NEWS
By Hannah Rowe | November 5, 2007
Doctor De Soto is my favorite book because. He is a hero. He helps people without any pain. He is a dentist, and a very good one to. He takes everyone except people who are predators to them. But then he lat a fox in and the fox tried to eat them. Even though they where helping him. But the de soto made a plan so the fox would not eat them. And it work and the fox didn't eat them. And the de soto toke the rest of the day off.
NEWS
by DON AINES | March 31, 2007
HAGERSTOWN-As self-effacing a couple as Dr. Richard and Lois Harrison are, they are not the type of people to tout their own accomplishments. On Friday night, however, there were hundreds of people willing to do the honors in a tribute to the Harrisons where they met six decades ago, at Hagerstown Community College. "I think I'm here tonight because my husband and I have lived so long," Lois Harrison said between greetings to a long line of friends at HCC's Athletic Recreation and Community Center, the gymnasium rendered unrecognizable by a starlight motif.
NEWS
By DON AINES | November 30, 1999
As self-effacing a couple as Dr. Richard and Lois Harrison are, they are not the type of people to tout their own accomplishments. On Friday night, however, there were hundreds of people willing to do the honors in a tribute to the Harrisons where they met six decades ago, at Hagerstown Community College. "I think I'm here tonight because my husband and I have lived so long," Lois Harrison said between greetings to a long line of friends at HCC's Athletic Recreation and Community Center, the gymnasium rendered unrecognizable by a starlight motif.
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NEWS
By JANET HEIM | janeth@herald-mail.com | July 12, 2012
As a teenager, John Stull pictured a career in the construction trade because of his passion for building things. But he became so fascinated with the human body during a seventh-grade science class at North Potomac Junior High School that, at age 13, he had a change of heart and announced to his parents that he wanted to be a dentist. “My parents latched on to that and pushed. I had a lot of family support to do what I did,” Stull said. That desire never wavered, and the 1969 North Hagerstown High School graduate earned his bachelor's degree from University of Maryland College Park in an accelerated three-year program.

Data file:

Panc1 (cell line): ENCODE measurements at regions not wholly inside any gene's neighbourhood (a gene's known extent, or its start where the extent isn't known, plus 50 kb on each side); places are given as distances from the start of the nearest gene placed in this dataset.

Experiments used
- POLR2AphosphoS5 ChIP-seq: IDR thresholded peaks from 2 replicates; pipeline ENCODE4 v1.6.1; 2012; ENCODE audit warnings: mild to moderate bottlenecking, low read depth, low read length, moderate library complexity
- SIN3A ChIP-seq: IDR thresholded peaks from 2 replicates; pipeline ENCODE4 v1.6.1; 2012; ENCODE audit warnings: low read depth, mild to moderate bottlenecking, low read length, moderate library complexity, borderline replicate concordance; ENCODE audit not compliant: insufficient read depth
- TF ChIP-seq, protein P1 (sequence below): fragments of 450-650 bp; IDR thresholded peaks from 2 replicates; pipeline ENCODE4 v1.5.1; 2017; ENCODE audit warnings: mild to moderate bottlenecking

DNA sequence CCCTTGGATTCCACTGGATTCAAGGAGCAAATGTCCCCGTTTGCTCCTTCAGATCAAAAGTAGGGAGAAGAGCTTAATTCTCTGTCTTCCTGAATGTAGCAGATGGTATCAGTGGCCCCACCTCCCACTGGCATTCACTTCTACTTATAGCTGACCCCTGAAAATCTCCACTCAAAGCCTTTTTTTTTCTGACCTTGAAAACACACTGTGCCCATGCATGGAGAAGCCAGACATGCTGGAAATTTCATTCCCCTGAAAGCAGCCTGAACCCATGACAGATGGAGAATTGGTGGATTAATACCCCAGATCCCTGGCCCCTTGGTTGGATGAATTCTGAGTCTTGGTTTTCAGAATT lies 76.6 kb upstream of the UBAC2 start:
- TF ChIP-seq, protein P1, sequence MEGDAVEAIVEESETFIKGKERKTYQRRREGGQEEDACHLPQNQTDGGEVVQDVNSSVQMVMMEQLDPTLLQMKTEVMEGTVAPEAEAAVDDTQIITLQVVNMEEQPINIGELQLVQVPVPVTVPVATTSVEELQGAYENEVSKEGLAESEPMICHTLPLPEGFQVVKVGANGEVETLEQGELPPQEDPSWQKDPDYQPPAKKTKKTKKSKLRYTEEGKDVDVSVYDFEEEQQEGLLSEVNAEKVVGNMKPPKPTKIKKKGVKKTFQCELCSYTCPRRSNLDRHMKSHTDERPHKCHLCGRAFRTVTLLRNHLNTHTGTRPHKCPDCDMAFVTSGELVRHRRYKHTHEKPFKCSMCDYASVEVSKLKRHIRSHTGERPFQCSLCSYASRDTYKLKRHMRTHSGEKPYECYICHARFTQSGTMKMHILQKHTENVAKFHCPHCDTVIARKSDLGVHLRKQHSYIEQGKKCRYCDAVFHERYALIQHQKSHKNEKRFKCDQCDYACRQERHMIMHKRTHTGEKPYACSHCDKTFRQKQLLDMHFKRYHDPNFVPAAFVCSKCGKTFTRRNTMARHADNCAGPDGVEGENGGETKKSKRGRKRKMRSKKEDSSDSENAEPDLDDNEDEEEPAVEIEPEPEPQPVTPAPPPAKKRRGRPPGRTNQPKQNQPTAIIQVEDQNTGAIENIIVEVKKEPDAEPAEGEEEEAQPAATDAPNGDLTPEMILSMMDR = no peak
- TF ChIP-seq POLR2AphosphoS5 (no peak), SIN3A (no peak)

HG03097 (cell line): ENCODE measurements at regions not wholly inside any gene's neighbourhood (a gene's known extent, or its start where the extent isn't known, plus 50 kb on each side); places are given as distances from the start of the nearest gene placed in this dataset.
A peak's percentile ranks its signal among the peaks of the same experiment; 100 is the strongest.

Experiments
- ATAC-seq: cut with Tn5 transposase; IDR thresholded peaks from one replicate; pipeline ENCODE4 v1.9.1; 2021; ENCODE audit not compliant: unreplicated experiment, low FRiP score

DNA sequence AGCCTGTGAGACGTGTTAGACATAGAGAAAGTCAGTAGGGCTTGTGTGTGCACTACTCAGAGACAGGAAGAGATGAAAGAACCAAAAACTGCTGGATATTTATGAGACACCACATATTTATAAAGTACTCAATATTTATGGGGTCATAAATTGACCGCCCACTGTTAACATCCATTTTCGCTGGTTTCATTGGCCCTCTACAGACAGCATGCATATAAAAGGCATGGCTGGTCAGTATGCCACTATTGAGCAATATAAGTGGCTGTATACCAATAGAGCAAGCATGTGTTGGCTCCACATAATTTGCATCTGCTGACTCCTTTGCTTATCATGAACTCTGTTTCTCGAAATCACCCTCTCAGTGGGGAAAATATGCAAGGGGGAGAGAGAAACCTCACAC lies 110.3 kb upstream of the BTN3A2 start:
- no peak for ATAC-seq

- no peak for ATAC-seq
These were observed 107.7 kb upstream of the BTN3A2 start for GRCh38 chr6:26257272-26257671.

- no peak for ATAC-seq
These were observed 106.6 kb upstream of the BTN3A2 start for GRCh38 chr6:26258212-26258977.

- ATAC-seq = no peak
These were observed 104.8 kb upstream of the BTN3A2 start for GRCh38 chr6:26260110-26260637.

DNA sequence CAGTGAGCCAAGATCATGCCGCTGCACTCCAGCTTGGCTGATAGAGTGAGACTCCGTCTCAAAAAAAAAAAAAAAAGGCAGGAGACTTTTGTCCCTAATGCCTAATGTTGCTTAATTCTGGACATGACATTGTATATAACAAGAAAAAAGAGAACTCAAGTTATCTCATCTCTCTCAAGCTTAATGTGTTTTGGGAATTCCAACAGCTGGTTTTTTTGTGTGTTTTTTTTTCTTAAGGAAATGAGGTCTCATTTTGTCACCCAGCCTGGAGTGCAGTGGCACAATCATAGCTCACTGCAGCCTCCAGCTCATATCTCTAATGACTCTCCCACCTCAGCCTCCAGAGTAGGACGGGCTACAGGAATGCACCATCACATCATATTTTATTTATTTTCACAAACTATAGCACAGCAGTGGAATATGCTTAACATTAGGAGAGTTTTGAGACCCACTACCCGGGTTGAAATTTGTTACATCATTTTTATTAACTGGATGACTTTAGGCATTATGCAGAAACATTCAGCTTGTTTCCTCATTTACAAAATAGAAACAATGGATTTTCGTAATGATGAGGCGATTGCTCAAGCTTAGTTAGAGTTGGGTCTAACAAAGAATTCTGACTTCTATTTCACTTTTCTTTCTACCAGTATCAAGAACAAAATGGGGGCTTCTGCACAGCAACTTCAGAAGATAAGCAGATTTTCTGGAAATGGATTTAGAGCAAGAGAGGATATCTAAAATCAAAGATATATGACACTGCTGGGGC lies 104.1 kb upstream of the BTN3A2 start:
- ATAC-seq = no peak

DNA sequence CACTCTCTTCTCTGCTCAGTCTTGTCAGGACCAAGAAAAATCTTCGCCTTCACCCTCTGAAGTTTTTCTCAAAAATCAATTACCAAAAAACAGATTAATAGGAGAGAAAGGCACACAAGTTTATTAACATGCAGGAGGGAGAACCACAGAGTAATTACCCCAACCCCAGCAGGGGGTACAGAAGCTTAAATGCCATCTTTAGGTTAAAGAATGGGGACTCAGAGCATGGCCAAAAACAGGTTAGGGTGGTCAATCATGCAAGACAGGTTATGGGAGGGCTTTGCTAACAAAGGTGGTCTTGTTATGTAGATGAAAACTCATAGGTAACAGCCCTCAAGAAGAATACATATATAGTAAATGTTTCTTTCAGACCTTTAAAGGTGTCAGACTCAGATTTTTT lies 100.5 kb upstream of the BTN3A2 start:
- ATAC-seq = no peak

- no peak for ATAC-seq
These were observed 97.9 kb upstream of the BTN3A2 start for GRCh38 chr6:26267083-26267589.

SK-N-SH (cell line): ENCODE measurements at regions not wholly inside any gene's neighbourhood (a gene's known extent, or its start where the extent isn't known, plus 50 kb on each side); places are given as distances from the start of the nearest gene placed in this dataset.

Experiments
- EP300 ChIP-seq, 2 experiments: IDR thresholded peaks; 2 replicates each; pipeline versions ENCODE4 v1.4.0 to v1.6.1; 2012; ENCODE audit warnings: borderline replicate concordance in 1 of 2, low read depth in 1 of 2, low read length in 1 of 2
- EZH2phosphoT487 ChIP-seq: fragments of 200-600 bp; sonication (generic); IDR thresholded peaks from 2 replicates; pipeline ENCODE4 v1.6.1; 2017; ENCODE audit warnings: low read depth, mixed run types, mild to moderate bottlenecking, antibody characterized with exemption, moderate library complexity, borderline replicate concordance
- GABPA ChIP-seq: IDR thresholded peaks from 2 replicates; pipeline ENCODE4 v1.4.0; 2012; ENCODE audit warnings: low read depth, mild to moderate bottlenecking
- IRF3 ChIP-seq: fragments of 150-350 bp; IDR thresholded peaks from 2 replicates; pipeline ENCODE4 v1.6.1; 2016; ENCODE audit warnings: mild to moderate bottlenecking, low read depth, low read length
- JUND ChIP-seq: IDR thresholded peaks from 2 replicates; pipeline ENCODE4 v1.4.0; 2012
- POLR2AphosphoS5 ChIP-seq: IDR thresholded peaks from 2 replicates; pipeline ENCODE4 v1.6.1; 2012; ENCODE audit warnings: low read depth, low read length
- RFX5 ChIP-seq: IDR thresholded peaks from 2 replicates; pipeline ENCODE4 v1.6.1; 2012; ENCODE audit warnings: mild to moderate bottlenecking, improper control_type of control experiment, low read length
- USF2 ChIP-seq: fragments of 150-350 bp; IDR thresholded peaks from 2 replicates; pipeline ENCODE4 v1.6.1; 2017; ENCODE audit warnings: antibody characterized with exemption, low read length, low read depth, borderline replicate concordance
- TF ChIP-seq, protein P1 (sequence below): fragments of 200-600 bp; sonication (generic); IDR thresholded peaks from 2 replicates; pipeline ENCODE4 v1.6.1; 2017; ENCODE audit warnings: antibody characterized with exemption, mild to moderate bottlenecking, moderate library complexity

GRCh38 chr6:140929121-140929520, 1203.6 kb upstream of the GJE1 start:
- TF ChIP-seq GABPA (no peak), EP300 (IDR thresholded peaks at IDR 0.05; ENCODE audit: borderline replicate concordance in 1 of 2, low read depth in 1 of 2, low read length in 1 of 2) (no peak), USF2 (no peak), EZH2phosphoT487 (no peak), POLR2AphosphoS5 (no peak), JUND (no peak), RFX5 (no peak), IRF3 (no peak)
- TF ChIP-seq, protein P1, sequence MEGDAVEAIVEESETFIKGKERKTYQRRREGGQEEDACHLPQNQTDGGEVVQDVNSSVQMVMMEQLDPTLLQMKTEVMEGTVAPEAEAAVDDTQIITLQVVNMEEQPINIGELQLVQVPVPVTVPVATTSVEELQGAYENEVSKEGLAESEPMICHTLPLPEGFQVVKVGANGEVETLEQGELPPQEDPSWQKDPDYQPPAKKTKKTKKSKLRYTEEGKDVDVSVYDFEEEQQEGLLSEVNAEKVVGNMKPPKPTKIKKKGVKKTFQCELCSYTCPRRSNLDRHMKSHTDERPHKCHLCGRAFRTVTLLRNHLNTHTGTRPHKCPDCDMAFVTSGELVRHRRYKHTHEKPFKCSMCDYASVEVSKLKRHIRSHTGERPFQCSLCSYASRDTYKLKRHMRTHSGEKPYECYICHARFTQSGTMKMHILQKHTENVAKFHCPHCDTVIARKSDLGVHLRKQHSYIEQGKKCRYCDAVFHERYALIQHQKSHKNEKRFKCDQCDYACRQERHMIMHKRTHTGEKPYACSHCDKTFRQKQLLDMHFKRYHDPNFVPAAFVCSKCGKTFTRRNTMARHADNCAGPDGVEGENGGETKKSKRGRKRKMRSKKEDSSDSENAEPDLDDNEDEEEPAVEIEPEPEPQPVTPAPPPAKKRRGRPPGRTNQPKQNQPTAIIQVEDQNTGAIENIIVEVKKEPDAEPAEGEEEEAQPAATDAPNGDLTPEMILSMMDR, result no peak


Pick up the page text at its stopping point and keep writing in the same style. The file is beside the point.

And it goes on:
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NEWS
By ALICIA NOTARIANNI | alnotarianni@aol.com | June 9, 2012
Some people camp out all night in parking lots for concert tickets or Black Friday sales. For others, all-nighters are less about amusement and more about essentials. Some are just trying to keep their teeth. Eager patients camped out Friday night to secure a spot in the dentist's chair Saturday at Hagerstown Smiles Dental Care's Dentistry from the Heart event. Roughly 65 volunteers - dentists, oral surgeons and dental hygienists among them - offered free dental services to adults on a first-come, first-served basis between 8 a.m. and 5 p.m. at the practice on Mt. Aetna Road.
NEWS
By MARIE GILBERT | marieg@herald-mail.com | September 24, 2011
As a periodontist, Dr. Rebecca Wagner Bye knows the repercussions of dental neglect. She has had to counter the effects of gingivitis among teenagers and the lack of flossing among adults. But Saturday, she saw people too busy finding ways to put food on the table to even worry about oral hygiene. For the past four years, Bye has had a rare window on the toll poverty - and sometimes fear - plays on a person's mouth. She has seen individuals suffering from infections, decay, burning gums and ulcers who rely on aspirin to ease their pain.